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Monday, February 21, 2022

Halachic Times (Zmanim)
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Jewish History

In 1614, the evil Vincent Fettmilch organized an attack on the Jewish quarter of Frankfurt, and the Jews were subsequently expelled from the city. Thanks to the Emperor’s intervention, two years later the Jews were allowed to return to the city in honor, and Vincent and his cohorts were hanged. The Jewish community marked the date of 20 Adar as a yearly day of celebration, naming it “Purim Vincent.” (Yosef Ometz §1109)

Link: Purim Vincent

R. Shlomo Zalman Auerbach was a renowned halachic authority who lived in Jerusalem. Many of his rulings pertain to modern technological advances as they apply to Jewish life.

Link: Contemporary Halachah

Adar 20 is the yahrtzeit (anniversary of the passing) of Rabbi Yoel Sirkes (1560?-1640), Rabbi of Krakow and author of the Bayit Chadash ("Bach") commentary on the great Halachic work, the Arba'ah Turim.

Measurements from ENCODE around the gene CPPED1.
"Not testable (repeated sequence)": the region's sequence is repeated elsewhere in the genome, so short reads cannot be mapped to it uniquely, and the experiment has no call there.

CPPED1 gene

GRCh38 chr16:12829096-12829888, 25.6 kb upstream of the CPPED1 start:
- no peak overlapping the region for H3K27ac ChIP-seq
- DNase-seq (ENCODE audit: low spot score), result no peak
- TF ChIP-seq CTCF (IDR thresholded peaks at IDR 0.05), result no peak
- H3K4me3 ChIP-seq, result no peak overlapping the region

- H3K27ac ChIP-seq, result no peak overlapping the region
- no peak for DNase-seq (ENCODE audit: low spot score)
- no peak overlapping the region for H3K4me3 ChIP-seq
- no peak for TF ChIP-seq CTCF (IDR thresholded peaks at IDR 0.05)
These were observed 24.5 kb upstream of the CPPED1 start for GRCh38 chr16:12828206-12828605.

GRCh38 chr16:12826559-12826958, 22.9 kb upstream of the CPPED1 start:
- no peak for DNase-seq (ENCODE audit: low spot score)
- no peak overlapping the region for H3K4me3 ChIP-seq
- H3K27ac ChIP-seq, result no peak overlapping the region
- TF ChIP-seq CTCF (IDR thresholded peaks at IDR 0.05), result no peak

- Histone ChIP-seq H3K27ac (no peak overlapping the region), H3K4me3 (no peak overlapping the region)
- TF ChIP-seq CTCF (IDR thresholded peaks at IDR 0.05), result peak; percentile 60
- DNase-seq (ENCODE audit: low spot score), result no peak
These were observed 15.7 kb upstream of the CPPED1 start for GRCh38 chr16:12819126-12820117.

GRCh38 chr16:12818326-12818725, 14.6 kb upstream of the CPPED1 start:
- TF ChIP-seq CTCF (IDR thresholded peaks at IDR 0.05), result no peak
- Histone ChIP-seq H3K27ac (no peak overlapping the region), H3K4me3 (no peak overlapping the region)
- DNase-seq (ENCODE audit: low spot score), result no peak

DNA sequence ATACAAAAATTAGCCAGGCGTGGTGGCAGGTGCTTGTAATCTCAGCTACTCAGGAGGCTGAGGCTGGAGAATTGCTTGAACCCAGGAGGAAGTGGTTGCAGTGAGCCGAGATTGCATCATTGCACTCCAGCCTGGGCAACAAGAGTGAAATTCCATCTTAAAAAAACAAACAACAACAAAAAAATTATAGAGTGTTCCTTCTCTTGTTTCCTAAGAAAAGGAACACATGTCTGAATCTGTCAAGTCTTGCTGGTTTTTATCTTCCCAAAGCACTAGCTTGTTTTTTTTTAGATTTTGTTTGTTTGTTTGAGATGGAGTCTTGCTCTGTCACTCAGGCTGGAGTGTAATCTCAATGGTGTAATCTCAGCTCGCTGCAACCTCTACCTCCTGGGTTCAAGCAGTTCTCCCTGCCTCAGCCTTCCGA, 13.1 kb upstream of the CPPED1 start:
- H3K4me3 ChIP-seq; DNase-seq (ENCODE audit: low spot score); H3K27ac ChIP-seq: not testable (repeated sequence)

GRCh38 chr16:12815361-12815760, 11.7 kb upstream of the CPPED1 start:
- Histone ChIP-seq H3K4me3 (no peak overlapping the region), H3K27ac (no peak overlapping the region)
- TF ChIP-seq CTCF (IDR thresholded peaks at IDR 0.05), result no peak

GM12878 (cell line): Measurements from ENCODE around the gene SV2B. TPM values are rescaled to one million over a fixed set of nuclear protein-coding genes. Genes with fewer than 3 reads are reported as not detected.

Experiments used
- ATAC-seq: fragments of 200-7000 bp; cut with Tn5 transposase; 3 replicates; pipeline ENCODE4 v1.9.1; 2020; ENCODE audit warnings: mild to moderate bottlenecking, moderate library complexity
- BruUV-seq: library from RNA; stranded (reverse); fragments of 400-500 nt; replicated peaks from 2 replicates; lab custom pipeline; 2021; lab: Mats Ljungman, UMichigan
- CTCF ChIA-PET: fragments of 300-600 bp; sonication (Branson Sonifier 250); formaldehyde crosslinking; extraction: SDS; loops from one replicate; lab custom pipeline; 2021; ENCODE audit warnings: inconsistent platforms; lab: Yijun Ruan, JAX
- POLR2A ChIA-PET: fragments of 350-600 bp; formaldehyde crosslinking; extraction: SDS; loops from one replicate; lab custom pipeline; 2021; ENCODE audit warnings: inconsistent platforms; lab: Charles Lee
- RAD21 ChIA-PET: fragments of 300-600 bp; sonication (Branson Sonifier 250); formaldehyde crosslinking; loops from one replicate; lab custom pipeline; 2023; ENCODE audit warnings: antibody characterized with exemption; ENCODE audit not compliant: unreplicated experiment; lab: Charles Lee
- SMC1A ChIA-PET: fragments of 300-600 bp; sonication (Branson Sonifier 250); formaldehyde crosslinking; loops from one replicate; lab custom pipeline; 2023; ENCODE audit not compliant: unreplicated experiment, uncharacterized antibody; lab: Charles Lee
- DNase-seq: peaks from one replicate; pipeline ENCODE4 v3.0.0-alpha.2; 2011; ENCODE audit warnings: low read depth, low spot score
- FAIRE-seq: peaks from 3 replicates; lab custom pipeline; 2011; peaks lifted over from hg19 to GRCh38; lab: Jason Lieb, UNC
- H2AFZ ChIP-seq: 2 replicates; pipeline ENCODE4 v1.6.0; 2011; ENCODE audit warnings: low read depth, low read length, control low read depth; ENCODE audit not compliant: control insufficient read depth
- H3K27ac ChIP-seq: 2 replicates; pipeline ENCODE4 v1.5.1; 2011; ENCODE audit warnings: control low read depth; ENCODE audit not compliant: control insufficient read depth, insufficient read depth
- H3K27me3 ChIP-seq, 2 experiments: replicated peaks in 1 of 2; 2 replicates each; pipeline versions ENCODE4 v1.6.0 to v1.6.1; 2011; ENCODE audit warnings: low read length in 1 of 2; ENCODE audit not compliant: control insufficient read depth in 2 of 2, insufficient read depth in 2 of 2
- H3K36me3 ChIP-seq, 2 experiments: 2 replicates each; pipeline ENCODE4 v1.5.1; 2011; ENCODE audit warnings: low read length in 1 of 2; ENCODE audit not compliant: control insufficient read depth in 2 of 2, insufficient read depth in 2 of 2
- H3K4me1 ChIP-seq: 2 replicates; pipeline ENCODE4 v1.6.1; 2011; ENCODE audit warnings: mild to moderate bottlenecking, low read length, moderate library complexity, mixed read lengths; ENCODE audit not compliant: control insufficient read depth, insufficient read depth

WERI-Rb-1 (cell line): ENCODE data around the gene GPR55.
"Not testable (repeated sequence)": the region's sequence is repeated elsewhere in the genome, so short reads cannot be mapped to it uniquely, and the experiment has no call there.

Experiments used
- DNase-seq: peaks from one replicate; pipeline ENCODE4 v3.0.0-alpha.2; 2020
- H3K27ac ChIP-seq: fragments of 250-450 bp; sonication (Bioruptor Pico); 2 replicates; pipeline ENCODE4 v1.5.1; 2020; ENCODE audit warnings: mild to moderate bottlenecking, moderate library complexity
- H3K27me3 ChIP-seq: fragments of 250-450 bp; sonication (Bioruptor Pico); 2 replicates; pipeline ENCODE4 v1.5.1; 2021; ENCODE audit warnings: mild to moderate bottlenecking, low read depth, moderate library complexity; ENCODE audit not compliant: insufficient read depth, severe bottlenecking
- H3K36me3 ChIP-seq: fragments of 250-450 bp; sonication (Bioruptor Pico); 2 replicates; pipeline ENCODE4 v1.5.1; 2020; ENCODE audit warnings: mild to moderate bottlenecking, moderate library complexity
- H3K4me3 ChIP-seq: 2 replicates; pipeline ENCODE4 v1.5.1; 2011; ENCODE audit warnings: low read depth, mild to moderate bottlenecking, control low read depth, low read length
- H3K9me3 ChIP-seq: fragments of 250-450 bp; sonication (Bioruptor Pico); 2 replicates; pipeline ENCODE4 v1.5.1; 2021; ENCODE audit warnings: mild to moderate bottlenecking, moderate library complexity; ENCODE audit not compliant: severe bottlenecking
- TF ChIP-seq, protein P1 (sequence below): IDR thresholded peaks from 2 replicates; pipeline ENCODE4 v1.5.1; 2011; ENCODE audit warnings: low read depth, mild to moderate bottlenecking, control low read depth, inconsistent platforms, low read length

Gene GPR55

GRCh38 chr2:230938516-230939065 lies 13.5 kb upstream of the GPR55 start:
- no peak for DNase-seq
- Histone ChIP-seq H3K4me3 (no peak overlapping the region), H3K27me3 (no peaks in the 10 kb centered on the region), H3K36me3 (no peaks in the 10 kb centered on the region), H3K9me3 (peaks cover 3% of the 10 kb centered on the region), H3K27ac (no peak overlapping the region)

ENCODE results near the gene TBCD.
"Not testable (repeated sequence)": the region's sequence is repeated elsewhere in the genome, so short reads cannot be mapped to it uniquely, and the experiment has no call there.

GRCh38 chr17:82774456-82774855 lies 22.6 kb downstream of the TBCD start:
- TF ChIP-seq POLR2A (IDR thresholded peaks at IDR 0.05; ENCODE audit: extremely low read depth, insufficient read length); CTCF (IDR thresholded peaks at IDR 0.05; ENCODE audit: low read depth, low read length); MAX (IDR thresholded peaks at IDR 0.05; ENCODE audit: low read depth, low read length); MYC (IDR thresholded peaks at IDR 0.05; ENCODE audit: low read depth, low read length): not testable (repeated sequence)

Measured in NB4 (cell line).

Daily Thought

“If only the Jewish People would keep two Shabbats as they should be kept, immediately they would be redeemed.” (Shabbat 118a)

In each Shabbat, there are two Shabbats: An outer Shabbat, and an inner Shabbat.

The outer Shabbat is but an entranceway, a liberation from work. The inner Shabbat is a world inside, a world of contemplation and delight.

As a bride is whisked away from the rest of the world to be only to her beloved and no one else, so Shabbat carries us out of a mundane life on earth into the arms of the divine.

We can breathe again, our shackles temporarily broken. There is no work to do, because we have left the world of work behind.

And that allows us entry to the inner Shabbat, where divine thought breathes here on earth.

So we stop, pore over the holy, mystical teachings of our masters, contemplate deeply their words, and wrap ourselves in prayer, in communion with the Knower of all Thoughts.

Keep both Shabbats and you will find yourself redeemed.